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Prediction vs Forecasting: Empowering CNO Success

The words “predict” and “forecast” sometimes get used interchangeably in healthcare, but they are not the same thing – and knowing when to use prediction versus forecasting (or vice-versa) can empower your success as a nurse executive.

Prediction involves using historical data to predict a future outcome. Let’s use a familiar healthcare example: Every year for the past ten years your emergency department sees an influx of intoxicated patients on New Year’s Eve. Thus, you can reliably predict that your ER will again see an uptick in intoxicated patients on the next New Year’s Eve. That’s a classic use of prediction.

But let’s say that after the most recent New Year’s Eve your city council banned alcohol from sale or consumption within the metropolis. This new variable greatly alters the reliability of your past decade of data.

If you rely on prediction to staff your ER in this scenario, you will be making decisions based on unreliable data. Instead you must move to forecasting, in which you factor new dynamics like the alcohol ban into your decision-making. Forecasting allows you to use data as well as intuition to model several possible future outcomes and then choose the best or most likely option.

Both prediction and forecasting have their place in healthcare. Savvy CNOs know when to employ each technique in order to simultaneously maintain high patient care standards and drive financial outcomes.

Use prediction to fine-tune staffing

The shift under the Affordable Care Act from acute, inpatient care to population health and outpatient care continues to affect census numbers across the board. But regardless of whether you’ve seen patient volumes fall on the inpatient side or rise on the outpatient side, you likely possess enough recent historical data to reliably predict your short-term staffing needs. In fact, your Chief Informatics Officer likely can provide you with highly detailed metrics that allow you to visualize census peaks and valleys over the course of time, even on a unit-by-unit basis. This type of rich data enables you to predict with some accuracy how to staff and schedule those units to enhance outcomes while conserving budget.

Use forecasting for nurse recruitment and retention strategy

For evaluating long-term strategies, prediction may not be adequate. When it comes to recruitment, for example, the historical data may fail to account for two significant new variables impacting the nursing population: the large deficit created by more nurses retiring than graduating and the tendency of millennial nurses to move more fluidly from position to position than nurses of previous generations did. If you rely solely on historical data to predict the future effectiveness of your recruitment and retention efforts, you might find the results miss the mark. Instead, you should use forecasting to factor in the new reality that open positions will continue to far outnumber the nurses available to fill them and that millennial nurses may require specialized retention efforts in order for you to maintain an adequate level of staffing.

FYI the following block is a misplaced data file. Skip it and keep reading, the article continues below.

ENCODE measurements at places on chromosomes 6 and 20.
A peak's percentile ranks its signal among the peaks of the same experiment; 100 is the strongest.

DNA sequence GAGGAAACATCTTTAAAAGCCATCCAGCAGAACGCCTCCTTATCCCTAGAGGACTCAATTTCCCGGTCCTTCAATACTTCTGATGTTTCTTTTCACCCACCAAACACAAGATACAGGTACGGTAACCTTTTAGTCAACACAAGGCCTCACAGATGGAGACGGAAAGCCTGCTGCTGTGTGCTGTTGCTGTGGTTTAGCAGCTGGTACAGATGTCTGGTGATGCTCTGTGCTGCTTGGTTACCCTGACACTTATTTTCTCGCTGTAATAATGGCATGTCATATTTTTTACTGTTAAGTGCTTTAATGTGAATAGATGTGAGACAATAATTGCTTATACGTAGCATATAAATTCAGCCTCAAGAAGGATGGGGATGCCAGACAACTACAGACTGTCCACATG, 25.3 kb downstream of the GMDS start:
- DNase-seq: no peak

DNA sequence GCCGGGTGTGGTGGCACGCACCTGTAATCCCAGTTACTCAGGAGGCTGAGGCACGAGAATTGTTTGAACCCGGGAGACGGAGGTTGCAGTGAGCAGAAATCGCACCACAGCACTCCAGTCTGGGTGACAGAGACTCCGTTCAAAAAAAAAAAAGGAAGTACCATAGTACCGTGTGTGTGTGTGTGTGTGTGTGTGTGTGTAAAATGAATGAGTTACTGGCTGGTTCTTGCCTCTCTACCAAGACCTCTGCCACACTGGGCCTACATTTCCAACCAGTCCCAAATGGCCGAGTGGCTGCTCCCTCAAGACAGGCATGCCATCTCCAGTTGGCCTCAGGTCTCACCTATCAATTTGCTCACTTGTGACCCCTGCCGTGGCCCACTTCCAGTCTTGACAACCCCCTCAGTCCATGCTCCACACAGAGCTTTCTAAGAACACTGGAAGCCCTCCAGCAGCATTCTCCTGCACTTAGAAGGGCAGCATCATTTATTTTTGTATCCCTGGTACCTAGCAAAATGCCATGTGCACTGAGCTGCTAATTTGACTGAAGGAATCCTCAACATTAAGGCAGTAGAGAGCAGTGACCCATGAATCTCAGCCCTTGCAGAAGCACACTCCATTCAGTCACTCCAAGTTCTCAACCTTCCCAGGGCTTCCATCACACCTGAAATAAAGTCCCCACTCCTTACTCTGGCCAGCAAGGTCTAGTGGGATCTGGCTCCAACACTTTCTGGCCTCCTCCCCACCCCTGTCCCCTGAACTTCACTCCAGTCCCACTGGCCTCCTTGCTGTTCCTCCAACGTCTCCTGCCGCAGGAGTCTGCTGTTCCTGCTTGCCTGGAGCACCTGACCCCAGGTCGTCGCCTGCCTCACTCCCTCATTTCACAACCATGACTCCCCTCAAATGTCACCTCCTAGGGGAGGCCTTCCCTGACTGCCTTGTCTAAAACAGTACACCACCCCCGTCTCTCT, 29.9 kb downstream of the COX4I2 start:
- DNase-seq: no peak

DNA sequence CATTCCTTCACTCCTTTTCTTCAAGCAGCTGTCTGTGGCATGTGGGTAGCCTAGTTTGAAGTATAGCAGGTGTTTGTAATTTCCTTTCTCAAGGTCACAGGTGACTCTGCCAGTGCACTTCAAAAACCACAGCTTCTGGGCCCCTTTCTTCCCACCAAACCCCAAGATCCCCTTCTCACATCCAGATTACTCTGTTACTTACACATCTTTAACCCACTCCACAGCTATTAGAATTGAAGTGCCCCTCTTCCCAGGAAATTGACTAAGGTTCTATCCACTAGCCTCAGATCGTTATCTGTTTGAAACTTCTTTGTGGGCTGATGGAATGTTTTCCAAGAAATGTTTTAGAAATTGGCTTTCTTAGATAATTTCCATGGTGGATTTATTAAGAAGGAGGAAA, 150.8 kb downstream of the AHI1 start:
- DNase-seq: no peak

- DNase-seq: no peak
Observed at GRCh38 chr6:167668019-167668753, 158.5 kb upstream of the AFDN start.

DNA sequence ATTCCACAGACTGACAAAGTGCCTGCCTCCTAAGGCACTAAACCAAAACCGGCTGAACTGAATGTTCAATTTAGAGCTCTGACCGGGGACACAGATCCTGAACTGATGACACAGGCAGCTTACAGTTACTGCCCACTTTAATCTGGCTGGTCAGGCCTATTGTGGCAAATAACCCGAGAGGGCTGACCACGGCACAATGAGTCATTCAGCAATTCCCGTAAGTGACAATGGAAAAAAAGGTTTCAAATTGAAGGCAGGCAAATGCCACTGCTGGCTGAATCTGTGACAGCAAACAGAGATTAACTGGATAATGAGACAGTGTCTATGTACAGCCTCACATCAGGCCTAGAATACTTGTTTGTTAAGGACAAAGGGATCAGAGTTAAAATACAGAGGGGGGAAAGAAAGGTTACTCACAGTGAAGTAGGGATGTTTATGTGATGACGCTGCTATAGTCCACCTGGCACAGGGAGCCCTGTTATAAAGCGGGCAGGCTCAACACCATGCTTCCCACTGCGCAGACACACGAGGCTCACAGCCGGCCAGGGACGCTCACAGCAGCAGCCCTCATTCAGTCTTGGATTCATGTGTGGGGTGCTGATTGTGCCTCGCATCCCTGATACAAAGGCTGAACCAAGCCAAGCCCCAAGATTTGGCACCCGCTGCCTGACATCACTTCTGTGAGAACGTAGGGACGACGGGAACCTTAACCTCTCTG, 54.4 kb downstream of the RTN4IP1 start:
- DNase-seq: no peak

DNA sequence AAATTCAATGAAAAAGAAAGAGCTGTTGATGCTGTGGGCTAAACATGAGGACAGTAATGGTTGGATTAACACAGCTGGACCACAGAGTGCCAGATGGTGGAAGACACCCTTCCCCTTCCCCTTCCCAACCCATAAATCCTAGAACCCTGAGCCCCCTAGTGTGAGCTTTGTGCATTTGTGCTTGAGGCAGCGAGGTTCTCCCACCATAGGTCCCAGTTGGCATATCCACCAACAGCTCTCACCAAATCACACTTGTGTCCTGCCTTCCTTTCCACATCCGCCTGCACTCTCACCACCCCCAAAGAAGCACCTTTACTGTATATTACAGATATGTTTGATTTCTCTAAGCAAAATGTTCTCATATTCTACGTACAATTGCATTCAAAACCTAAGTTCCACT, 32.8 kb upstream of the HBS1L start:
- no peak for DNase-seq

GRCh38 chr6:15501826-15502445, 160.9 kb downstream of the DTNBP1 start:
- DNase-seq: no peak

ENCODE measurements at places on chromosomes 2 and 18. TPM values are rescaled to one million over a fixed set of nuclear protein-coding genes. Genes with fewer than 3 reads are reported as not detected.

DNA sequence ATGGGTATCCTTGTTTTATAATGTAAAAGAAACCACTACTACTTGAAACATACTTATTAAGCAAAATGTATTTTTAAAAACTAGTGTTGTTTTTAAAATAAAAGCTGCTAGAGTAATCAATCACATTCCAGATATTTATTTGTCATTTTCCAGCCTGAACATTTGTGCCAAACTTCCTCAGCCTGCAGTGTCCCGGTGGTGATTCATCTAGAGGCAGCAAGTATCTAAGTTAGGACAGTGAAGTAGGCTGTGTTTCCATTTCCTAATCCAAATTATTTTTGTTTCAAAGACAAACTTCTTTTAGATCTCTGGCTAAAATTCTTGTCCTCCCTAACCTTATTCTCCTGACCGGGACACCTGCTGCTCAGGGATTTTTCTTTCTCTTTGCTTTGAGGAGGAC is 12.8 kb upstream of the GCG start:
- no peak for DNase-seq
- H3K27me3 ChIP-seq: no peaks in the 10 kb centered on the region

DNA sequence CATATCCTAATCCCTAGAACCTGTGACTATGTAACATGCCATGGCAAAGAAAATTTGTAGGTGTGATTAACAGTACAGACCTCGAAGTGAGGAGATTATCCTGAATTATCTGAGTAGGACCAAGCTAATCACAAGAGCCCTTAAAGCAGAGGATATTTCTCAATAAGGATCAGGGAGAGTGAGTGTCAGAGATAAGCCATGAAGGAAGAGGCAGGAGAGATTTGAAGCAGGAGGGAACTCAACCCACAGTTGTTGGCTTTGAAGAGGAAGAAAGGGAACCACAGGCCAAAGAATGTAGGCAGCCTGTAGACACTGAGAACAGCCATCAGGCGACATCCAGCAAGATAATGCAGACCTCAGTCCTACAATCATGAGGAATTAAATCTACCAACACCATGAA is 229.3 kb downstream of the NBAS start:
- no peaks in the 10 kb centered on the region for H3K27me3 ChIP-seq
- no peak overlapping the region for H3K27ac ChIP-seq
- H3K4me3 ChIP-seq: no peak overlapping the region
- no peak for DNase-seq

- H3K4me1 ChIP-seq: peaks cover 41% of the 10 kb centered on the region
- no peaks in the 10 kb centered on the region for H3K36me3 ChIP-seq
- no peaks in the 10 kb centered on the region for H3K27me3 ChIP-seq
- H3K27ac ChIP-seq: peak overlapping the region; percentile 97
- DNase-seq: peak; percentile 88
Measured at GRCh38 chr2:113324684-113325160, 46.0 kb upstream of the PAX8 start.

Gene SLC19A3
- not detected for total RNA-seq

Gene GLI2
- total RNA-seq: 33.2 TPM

Use forecasting when modeling budgets

Relying on past history alone to predict the financial future of the healthcare sector might be folly, as author and medical economist Jeffrey C. Bauer points out in an article on this subject. He rightly notes that different forces shape the healthcare landscape today, including changes in patient care models and the transferring of fiscal responsibility to the consumer, making it nearly impossible to predict tomorrow’s financial returns based on those of five years ago – or even last year.

A savvy CNO will use forecasting to anticipate three future financial scenarios: worse, better or the same. By gathering the best available recent data and considering the potential effects of new variables on your budget strategy, you can nimbly adjust to whatever financial challenges the future holds.

Prediction and forecasting will always be powerful tools for nurse executives. The key lies in knowing which tool to employ at the right time. By always evaluating whether or not novel forces may be affecting a scenario, you can easily determine whether prediction based on historical data will be reliable or whether you should turn to forecasting in order to weigh multiple hypothetical futures.

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